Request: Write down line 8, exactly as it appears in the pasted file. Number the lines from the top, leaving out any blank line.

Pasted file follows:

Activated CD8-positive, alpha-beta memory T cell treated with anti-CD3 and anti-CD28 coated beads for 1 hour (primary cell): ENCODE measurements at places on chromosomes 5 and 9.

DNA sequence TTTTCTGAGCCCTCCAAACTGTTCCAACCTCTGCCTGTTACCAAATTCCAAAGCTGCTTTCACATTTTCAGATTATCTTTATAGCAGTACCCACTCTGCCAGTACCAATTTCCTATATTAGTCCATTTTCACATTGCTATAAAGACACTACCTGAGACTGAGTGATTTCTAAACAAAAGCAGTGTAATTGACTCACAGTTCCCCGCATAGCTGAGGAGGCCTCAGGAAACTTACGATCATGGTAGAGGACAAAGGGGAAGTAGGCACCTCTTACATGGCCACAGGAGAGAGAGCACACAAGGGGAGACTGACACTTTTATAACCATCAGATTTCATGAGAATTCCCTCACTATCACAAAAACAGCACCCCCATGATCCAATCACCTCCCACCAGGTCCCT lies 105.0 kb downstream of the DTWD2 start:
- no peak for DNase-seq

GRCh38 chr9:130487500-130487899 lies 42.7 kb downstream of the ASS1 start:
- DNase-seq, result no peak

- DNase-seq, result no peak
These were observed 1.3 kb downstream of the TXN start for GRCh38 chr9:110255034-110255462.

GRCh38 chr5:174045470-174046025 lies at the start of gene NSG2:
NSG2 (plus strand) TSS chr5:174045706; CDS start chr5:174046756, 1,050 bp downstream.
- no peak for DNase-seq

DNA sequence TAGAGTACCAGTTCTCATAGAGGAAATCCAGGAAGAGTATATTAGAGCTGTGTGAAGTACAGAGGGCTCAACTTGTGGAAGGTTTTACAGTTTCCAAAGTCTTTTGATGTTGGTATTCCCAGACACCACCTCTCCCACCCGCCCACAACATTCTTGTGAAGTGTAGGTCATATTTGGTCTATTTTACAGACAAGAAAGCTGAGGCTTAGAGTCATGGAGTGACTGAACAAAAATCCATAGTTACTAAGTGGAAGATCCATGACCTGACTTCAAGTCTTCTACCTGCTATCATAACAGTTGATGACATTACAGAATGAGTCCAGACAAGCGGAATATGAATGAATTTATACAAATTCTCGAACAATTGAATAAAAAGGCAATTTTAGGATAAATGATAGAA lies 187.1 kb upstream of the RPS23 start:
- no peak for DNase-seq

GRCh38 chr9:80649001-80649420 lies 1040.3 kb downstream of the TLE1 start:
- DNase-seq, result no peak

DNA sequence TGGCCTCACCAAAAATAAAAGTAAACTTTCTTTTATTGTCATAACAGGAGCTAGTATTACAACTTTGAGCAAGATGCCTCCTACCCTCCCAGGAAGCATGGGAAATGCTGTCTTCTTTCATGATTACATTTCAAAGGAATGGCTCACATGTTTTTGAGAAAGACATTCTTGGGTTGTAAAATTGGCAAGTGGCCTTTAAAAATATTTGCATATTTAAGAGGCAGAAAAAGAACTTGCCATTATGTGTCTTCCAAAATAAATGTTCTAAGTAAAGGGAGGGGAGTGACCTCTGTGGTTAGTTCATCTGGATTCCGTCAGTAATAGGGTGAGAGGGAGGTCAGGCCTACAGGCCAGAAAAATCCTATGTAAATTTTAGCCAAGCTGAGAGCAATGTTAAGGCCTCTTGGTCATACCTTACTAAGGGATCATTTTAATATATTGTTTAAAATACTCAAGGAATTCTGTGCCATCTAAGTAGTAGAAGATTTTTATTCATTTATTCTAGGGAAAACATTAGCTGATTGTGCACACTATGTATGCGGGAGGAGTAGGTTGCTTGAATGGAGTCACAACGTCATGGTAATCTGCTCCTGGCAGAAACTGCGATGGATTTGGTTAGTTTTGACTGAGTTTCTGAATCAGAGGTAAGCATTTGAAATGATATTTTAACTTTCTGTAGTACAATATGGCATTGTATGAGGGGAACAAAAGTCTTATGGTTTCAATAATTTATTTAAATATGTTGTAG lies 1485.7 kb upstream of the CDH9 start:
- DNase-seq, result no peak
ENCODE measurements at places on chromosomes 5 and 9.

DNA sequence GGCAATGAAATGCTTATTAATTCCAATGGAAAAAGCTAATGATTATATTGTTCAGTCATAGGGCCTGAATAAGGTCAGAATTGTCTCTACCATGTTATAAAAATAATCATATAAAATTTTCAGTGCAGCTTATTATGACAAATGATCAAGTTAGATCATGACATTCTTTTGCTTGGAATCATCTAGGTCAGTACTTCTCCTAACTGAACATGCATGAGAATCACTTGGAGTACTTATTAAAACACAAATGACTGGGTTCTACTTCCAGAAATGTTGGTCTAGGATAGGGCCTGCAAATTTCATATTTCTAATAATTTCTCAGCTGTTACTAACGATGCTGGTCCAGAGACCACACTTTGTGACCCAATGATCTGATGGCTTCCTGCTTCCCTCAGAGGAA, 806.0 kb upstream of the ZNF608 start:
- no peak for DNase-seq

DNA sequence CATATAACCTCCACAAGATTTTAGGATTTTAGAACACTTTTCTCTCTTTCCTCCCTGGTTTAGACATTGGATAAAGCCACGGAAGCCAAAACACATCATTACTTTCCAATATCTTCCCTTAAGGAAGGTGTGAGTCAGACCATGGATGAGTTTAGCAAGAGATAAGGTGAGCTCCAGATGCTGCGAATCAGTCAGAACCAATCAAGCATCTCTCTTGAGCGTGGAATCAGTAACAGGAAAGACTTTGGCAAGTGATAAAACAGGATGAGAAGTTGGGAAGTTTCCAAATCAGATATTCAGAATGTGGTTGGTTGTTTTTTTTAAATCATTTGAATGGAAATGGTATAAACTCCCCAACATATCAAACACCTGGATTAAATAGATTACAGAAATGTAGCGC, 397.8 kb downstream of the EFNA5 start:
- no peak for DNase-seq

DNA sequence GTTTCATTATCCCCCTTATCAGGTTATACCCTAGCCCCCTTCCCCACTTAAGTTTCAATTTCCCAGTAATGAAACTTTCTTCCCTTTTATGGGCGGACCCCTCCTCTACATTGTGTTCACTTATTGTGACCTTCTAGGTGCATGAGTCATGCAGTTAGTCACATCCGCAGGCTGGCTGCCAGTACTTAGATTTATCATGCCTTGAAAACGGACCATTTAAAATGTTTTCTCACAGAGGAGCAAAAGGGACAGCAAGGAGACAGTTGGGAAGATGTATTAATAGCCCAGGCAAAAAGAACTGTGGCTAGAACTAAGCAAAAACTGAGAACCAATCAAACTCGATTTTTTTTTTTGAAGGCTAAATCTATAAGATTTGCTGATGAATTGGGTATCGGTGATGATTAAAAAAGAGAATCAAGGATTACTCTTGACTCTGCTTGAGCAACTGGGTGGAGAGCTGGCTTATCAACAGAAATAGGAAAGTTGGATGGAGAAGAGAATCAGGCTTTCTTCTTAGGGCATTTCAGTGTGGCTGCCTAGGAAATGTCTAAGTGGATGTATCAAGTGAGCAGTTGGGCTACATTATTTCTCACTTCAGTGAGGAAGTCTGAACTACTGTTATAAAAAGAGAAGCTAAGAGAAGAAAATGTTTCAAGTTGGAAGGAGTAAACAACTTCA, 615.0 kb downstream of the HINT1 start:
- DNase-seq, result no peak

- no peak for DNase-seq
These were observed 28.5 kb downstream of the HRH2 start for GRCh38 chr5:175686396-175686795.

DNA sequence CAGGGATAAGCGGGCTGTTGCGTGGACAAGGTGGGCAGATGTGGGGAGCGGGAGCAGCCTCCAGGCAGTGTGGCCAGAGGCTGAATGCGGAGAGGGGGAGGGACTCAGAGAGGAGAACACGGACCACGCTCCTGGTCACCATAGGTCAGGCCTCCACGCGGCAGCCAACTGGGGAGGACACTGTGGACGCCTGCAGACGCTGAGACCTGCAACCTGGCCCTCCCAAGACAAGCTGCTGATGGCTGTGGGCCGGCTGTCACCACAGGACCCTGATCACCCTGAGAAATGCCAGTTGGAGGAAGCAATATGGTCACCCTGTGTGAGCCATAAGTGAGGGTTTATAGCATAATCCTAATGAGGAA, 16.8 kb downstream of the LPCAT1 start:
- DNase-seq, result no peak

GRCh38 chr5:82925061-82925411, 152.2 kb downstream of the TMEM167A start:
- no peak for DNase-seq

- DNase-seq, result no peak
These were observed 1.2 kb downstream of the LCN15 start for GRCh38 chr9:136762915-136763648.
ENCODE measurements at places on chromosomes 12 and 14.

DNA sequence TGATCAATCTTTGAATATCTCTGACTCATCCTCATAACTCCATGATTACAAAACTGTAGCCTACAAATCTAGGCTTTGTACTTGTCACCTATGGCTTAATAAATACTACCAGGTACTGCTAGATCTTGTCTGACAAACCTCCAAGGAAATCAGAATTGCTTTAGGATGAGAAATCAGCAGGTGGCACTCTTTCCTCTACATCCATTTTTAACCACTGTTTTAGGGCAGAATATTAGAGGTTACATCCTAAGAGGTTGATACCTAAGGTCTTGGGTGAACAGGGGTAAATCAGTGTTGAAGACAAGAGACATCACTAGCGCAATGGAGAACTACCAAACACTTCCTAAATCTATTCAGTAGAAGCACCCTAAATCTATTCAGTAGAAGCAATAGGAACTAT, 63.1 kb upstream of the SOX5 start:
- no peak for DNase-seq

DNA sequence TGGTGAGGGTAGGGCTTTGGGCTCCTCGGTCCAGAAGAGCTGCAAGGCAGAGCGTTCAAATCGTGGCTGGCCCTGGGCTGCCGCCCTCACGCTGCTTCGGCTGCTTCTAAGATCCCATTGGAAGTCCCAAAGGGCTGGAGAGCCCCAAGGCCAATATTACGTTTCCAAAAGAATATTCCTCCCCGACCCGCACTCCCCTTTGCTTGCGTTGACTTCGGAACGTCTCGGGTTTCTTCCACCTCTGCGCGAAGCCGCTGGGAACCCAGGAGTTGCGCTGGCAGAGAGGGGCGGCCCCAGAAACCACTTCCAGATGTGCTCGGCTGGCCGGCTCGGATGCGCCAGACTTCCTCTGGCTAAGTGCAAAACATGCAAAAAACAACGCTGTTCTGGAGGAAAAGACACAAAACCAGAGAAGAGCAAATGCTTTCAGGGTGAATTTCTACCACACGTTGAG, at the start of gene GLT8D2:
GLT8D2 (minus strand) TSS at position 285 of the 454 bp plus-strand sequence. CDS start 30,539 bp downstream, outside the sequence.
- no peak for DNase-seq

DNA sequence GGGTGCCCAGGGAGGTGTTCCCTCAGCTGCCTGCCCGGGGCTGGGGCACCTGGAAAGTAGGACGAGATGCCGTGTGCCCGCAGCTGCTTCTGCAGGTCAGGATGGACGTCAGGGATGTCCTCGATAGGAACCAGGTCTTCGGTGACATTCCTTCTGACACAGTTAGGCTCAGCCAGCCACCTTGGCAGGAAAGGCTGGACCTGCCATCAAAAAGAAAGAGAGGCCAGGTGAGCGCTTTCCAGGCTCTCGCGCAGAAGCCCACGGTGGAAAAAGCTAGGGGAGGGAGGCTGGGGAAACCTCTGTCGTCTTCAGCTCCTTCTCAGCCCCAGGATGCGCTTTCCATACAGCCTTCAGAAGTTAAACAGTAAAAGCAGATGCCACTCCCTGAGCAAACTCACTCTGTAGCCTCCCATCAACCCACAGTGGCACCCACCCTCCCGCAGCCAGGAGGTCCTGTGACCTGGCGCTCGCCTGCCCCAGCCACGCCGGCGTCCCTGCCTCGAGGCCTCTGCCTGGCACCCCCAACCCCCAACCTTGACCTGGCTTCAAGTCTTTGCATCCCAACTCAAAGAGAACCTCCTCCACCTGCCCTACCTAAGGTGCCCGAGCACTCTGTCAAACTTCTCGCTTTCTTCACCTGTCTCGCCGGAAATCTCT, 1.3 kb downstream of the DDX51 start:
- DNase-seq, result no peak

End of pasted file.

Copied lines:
GRCh38 chr5:174045470-174046025 lies at the start of gene NSG2: